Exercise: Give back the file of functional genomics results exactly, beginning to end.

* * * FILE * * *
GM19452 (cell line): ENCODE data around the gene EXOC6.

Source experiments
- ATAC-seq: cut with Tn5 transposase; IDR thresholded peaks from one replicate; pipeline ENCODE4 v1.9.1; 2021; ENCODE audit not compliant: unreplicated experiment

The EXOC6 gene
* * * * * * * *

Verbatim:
GM19452 (cell line): ENCODE data around the gene EXOC6.

Source experiments
- ATAC-seq: cut with Tn5 transposase; IDR thresholded peaks from one replicate; pipeline ENCODE4 v1.9.1; 2021; ENCODE audit not compliant: unreplicated experiment

The EXOC6 gene